I'm wondering if you could give us just some more comfort around your -- or your comfort relative to the organic bookings number in Q4. So obviously, you've got, as you had said, a very large pipeline to work from. Is that dependent on anything particularly large to achieve your expectations? And then I'll have a follow-up.

Philip G. Heasley

George, no -- you mean, is it dependent on any particular big, huge deal or whatever, no. It's not. I mean there's a lot of deals coming through. This is the end of the -- this is our Christmas shopping season but no, there's no one -- there's no elephant in the room.

George F. Sutton - Craig-Hallum Capital Group LLC, Research Division

Now Phil, you mentioned that UPP, that would be part of the reason for the strength in Q4. And I'm just curious if you can give us a thought process around how the banks are responding to that part of your offering relative to you becoming broader as a vendor to them.

Philip G. Heasley

I think what UPP has done is it's really -- it's delivered on the promise that we are firmly committed to solutions in the payment area and enabling our customer bases to embrace the opportunities that are coming from change and whether the change is needing to be more productive or the change has to do with the ubiquity and strength of online commerce and whatnot. So I think that's where it's coming from. And we're beginning -- I think the easiest way for us to describe the change is that our conversations are becoming much more business and C-level. And of course, we're not ignoring the technology and operations levels, but the focus on the win-wins are moving their way up the organization. And it makes sort of a more complex sale because it's a more inclusive sale, but I think that's the best way to -- then I think on the ORCC side, I think that it was -- it somewhat answers the different aspect of your question, is that we're doing fantastically. If you were to look at the ORCC as though it was an independent company, the last 2 quarters, we'd be up 22% or 55% from a SNET basis. And that's coming from the strength of the ACI relationships, it's not coming from stuff that's outside that circle. And as they see -- and I think the analysts, the industry analysts are in agreement with what we're trying to do pretty strongly. And so we're beginning to get validation of that back from people that write checks in our company. In one particular case, which is not a third quarter result and may not be a fourth quarter result, we're actually getting contacted by some of our good customers saying, "Do you think you can do this for us here?" Right. So I think we're taking on the role that we've been working for a lot of years now, George, to take on and validate with our customers.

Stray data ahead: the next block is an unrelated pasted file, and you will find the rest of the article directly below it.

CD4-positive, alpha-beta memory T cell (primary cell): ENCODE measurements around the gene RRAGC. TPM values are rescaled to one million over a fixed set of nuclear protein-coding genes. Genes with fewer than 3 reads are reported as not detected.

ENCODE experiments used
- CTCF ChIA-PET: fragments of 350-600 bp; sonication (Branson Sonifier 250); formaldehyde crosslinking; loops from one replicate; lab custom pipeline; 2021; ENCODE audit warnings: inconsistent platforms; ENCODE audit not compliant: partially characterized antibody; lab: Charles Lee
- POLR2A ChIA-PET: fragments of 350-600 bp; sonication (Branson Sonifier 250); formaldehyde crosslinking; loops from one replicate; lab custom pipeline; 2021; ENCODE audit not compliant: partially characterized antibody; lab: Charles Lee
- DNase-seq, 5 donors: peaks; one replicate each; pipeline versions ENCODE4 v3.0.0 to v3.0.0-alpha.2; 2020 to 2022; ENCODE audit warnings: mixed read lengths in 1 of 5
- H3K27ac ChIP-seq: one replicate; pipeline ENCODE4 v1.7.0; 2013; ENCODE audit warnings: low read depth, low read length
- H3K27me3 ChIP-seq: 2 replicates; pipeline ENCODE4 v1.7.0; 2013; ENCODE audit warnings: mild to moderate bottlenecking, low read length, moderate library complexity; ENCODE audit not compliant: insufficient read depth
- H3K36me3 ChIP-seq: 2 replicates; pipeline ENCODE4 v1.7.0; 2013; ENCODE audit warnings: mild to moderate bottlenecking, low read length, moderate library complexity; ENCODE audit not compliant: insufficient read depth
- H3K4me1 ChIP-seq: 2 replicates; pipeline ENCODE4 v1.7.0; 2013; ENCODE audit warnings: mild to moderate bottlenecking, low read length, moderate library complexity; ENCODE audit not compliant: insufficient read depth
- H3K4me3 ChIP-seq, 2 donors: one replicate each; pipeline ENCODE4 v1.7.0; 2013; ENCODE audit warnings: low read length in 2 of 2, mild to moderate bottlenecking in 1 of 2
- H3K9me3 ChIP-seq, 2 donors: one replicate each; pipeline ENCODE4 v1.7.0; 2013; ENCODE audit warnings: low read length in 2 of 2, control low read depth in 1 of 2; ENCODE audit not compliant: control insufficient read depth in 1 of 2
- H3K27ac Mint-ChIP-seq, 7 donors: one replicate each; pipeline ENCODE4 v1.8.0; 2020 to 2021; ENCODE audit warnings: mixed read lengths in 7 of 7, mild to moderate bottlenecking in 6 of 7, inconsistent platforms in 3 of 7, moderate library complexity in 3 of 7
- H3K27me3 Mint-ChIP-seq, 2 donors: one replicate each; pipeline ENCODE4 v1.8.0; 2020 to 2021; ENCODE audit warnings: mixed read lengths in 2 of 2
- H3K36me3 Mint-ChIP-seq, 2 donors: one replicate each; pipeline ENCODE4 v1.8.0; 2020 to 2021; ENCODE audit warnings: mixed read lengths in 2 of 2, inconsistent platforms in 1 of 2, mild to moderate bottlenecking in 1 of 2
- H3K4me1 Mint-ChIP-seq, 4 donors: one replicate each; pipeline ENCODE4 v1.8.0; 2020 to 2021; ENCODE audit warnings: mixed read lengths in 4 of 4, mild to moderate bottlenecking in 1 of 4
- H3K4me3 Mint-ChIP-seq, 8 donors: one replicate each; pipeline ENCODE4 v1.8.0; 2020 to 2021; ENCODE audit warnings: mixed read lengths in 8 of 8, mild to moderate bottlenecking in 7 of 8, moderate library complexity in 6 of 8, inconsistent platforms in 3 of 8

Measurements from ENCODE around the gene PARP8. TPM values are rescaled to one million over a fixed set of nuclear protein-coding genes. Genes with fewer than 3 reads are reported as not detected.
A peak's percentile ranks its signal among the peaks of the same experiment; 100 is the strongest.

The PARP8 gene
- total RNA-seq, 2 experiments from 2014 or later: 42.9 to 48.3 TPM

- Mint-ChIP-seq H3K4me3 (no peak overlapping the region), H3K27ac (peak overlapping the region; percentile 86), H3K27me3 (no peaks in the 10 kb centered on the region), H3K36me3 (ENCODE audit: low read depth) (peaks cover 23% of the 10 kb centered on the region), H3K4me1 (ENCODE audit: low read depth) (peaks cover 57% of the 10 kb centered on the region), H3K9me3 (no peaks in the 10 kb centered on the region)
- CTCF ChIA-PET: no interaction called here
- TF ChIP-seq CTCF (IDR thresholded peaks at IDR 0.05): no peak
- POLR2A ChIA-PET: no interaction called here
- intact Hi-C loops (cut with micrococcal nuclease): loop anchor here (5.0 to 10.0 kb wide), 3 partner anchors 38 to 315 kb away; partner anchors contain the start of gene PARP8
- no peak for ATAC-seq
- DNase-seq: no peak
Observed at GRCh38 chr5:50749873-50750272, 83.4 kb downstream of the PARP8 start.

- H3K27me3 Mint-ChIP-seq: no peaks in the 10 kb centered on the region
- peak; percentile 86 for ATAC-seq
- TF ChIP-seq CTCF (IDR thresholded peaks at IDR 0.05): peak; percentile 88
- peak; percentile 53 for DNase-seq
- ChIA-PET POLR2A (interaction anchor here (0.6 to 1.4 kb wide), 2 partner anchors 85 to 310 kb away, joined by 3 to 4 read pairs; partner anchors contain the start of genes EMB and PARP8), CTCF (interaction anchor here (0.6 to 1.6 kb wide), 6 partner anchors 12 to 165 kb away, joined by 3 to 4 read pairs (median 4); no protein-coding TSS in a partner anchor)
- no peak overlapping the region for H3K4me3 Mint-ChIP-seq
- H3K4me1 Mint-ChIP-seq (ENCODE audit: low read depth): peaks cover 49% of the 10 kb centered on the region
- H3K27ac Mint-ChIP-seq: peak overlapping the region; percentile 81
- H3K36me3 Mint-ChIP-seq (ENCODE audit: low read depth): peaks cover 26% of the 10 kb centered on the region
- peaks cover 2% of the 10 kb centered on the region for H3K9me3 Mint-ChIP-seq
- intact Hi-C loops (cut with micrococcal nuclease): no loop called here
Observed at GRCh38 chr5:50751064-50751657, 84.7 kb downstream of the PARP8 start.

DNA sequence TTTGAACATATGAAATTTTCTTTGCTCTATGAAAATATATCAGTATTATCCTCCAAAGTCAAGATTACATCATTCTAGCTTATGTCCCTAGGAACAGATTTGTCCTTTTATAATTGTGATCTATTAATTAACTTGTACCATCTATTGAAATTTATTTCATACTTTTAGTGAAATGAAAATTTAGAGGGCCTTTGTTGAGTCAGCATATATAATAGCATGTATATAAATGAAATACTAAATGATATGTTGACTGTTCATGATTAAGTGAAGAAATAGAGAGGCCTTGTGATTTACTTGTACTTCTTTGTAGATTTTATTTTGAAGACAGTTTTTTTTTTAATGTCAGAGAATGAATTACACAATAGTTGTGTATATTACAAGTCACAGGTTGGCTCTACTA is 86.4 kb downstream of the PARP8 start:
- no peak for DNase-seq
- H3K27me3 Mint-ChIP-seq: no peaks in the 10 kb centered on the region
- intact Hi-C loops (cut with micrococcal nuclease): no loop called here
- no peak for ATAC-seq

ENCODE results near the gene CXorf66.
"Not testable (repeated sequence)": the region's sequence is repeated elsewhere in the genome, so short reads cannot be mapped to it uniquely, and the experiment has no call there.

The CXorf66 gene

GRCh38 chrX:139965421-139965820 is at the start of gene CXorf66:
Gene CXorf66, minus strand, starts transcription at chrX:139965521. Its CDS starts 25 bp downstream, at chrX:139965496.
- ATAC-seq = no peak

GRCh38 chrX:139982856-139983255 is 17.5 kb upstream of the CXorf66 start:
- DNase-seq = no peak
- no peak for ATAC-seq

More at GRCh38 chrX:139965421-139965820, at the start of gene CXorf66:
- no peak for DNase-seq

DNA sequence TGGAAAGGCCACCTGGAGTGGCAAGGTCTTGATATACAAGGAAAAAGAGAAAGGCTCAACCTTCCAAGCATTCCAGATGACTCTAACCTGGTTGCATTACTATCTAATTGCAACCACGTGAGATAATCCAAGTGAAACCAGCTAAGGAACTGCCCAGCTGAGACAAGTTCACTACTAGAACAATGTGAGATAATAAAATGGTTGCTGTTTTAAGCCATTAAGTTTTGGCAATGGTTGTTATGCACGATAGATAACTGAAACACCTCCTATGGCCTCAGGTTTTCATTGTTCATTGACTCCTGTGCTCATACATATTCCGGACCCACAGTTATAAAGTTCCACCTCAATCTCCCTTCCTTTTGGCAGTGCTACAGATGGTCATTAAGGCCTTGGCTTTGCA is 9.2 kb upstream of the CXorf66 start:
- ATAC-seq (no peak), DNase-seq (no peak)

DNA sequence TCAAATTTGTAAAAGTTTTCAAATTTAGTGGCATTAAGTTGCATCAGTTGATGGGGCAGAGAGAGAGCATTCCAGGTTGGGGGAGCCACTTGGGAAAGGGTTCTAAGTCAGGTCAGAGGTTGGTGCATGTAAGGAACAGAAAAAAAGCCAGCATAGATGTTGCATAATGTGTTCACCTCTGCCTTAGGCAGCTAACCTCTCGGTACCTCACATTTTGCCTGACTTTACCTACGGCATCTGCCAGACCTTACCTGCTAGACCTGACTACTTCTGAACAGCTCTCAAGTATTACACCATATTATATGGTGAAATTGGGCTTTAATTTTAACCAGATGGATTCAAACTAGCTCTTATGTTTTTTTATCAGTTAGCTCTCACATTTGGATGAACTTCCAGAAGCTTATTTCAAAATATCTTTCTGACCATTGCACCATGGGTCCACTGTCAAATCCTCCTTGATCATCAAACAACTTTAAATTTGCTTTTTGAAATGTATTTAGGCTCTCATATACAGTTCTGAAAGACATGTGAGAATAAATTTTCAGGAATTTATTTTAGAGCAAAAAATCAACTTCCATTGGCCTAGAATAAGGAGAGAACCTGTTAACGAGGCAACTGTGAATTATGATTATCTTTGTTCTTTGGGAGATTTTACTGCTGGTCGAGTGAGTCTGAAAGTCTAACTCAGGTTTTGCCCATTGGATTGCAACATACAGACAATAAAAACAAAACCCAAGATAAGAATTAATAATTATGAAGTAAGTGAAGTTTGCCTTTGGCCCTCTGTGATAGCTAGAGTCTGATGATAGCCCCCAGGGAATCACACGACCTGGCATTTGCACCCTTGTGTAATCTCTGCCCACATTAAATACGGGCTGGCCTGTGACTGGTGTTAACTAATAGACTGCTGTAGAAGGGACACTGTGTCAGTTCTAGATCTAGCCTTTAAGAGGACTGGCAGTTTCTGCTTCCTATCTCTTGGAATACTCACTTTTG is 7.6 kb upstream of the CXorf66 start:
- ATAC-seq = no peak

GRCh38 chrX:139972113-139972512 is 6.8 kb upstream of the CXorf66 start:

Operator

Your next question comes from the line of Wayne Johnson from Raymond James.

Wayne Johnson - Raymond James & Associates, Inc., Research Division